To each and every one who reads my posts, I send wishes for a Healthy and Happy New Year.
I am more than ready to sweep 2021 out the door and kick it down the street. Goodbye with pleasure.
I want to say goodbye forever to COVID:19.
During the past year, I hope I managed to make you laugh now and then, captured your interest sometimes — and got you to disagree with me once in a while. I hope you enjoy reading my blog as much as I enjoy writing it. Each of your comments make my day.
All the best to you and your loved ones in 2022. May it be better for us all.
That’s an interesting question. It is a complicated issue. William Blake (1757-1827), the multi-talented English poet and artist, wrote ‘A truth that’s told with bad intent beats all the lies you can invent.’ I agree with that.
Our society frowns on chronic liars and rightly so. Yet, the naked truth can be so hurtful, in some people’s hands it becomes a knife which can pierce the heart.
Perhaps we need another word for avoiding ugly truths which hurt others, most of which they know about anyway. So, if a friend asks you to point out his/her failings, don’t — unless you’re ready to give up the relationship. They are probably just hoping for some kind words.
In the novel ‘Memoirs of a Geisha’ by Arthur Golden, the protagonist says ‘There are good facts and bad facts, the bad facts are best avoided.’ I think she has a good point.
Thoreau, the American writer and libertarian famously said ‘Rather than love, than money, than fame — give me truth’, but he was talking about another issue altogether.
Then there is Oscar Wilde, who gave me so many hours of fascinating reading, who didn’t believe in telling the truth at all and said ‘The telling of beautiful untrue things is the proper aim of Art.’ and ‘He would be the best of fellows if he did not always speak the truth.’
I warned you. Honesty IS a complex subject. Think about it during the holiday and give me your thoughts afterwards.
Above all, do have a happy holiday and a healthy New Year.
Christmas is in the air and before you know it the New Year will be here. I wish everyone a happy holiday season and a year free of unpleasantness.
I haven’t made New Year resolutions for years — I rarely managed to keep them anyway. This year nonetheless, as a kindness to my children, I intend to continue culling the papers I’ve accumulated through many years of writing.
Here’s a poem a friend sent me in 1991, which I’d included in an article about our complicated English language. Spell checkers have improved since then, but beware. They can still goof.
Eye have a spelling chequer It came with my pea sea It plainly marques four my revue Miss steaks eye kin knot sea.
Eye strike a key and type a word And weight four it two say Weather eye am wrong oar write It shows me strait a weigh.
As soon as a mist ache is maid It nose bee fore two long And eye can put the error rite Its rare lea ever wrong.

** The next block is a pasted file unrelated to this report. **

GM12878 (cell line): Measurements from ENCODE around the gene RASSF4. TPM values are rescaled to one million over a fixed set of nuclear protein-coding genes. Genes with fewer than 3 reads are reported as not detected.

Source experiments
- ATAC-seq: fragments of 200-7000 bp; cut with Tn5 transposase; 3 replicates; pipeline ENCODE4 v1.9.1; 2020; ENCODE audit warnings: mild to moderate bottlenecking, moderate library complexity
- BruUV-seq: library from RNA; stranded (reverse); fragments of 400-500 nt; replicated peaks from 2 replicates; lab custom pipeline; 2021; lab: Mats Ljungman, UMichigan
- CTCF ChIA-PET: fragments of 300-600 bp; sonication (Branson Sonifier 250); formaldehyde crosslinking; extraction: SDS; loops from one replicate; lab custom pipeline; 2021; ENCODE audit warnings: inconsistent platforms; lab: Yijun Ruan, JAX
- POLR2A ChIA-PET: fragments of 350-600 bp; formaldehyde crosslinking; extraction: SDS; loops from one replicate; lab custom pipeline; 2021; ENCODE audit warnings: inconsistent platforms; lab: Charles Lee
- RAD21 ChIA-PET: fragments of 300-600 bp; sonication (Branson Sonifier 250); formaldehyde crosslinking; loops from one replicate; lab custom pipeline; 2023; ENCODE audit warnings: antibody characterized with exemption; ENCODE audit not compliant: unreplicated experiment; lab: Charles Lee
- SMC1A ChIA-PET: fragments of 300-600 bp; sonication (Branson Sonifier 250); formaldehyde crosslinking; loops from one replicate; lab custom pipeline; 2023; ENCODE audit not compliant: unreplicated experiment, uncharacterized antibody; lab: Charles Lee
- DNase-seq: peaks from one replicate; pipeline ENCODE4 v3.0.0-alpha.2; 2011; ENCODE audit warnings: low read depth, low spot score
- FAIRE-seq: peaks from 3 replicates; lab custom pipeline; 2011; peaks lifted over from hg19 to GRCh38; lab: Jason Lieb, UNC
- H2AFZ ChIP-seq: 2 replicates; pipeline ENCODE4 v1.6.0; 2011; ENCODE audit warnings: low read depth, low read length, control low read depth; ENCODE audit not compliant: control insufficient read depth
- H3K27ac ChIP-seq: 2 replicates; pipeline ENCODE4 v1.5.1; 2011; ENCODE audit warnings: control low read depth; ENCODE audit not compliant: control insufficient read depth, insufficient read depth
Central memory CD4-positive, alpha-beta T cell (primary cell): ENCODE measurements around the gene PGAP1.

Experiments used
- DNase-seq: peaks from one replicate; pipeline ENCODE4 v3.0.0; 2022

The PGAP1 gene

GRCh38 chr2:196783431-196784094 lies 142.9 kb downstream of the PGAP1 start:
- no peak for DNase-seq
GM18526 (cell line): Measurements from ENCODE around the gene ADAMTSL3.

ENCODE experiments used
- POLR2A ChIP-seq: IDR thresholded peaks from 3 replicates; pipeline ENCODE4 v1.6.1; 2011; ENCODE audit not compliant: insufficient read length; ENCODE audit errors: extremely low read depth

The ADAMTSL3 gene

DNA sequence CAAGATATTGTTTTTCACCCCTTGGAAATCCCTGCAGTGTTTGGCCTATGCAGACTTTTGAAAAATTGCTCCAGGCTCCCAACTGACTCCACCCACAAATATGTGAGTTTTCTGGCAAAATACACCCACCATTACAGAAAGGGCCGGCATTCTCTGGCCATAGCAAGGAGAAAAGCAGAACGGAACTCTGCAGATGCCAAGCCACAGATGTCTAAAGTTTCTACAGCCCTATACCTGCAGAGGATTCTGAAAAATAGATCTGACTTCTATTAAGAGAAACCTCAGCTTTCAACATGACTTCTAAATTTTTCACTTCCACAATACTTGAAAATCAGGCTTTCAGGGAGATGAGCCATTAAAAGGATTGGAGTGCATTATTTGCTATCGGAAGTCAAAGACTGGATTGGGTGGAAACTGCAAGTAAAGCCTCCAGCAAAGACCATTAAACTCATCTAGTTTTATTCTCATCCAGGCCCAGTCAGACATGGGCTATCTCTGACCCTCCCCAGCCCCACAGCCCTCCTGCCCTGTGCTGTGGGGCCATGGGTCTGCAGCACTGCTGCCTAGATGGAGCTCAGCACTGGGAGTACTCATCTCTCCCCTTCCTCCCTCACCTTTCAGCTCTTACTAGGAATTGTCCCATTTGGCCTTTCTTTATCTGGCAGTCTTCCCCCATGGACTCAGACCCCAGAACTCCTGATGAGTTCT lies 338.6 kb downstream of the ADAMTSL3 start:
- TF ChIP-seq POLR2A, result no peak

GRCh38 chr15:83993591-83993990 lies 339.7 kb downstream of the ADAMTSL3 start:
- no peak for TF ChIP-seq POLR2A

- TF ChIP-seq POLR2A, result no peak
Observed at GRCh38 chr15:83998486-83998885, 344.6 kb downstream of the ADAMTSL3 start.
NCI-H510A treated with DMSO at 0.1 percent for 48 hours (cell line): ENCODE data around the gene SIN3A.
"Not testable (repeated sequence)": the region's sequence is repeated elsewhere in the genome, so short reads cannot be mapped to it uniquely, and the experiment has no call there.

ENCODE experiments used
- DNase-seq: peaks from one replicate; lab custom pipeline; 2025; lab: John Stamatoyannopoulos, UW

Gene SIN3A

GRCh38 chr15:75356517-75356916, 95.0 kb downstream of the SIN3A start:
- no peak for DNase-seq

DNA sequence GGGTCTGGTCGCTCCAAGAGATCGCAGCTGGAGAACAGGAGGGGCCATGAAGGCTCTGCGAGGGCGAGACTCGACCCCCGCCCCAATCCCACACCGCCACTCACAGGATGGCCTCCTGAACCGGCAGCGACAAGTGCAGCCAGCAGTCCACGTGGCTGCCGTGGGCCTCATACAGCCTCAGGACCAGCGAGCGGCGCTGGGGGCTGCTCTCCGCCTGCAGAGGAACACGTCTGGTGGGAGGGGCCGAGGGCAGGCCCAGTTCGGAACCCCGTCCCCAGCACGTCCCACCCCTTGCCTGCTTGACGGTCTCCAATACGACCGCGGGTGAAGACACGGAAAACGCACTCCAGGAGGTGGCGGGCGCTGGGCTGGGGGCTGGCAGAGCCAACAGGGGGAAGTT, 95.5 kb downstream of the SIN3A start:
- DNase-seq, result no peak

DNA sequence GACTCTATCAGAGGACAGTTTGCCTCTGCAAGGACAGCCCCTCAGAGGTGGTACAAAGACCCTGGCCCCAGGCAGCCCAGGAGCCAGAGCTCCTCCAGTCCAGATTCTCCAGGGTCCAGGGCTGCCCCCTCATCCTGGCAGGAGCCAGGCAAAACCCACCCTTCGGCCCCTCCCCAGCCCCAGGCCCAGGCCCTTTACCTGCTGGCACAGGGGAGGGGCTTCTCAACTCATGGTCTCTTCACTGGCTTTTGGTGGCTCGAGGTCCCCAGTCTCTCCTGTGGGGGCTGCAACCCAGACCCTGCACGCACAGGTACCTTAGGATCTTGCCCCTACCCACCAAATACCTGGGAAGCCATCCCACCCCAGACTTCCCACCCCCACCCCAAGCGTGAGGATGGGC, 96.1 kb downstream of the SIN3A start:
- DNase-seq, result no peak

Eye have run this poem threw it Eye am shore your pleased two no Its letter perfect awl the weigh My chequer tolled me sew.
You already know I’ve decided to get rid of files and files of papers so my children won’t be left with a huge job of doing so later. Some are treasures — like this one. I don’t know where it came from or who wrote it, but I like it and decided to share it with you.
It you, like me, are biting at the bit to travel somewhere, anywhere, after all the long months of COVID:19, this may come in handy.
Ten Commandments for Travellers
1 Thou shalt not expect to find things as thou hath them at home for thou has left thy home to find things different.
11 Thou shalt not take anything too seriously … a carefree mind is the beginning of a vacation.
111 Thou shalt not let other tourists get on thy nerves, for thou art paying out thy savings to enjoy thyself.
1V Thou shalt not forget that thou dost represent thy country.
V Thou shalt not worry. One who worries hath no pleasure and few things are ever fatal.
V1 Remember thy passport so that thou always know where it is. A person without a passport is a person without a country.
V11 Blessed is the one who can say ‘Thank you’ in any tongue, for this is of more worth than tipping.
V111 When in Rome, do as the Romans do. If in difficulty, use thy common sense and friendliness.
!X Do not Judge the people of a country by one person with whom thou hast had difficulties.
X. Remember thou art a guest in every land. Those who treat their host with respect shall themselves receive honourable treatment.
When’s the last time you wrote an email, letter or card to: A teacher who was special? A friend who was supportive through a tough time? A mentor who helped you in your career? A doctor who made you feel he/she really cared? A business which supported your sports team? A coach who, as a volunteer, worked without pay? A volunteer who helped you in some way?
In an effort to whittle down ‘stuff’ my loved ones will have to deal with eventually, I’ve been going through files full of thank you letters (or complaints) to corporations and businesses or ordinary folk who mattered to me — and thinning them out.
Right now, I’m looking at a letter written in 1981 to a Furniture Guild thanking them for sponsoring the very first baseball team my son was on. Rafi was nine, and excited about becoming a part of this new team. The day uniforms were distributed, I was sure he’d sleep in his — he paraded about in it so proudly.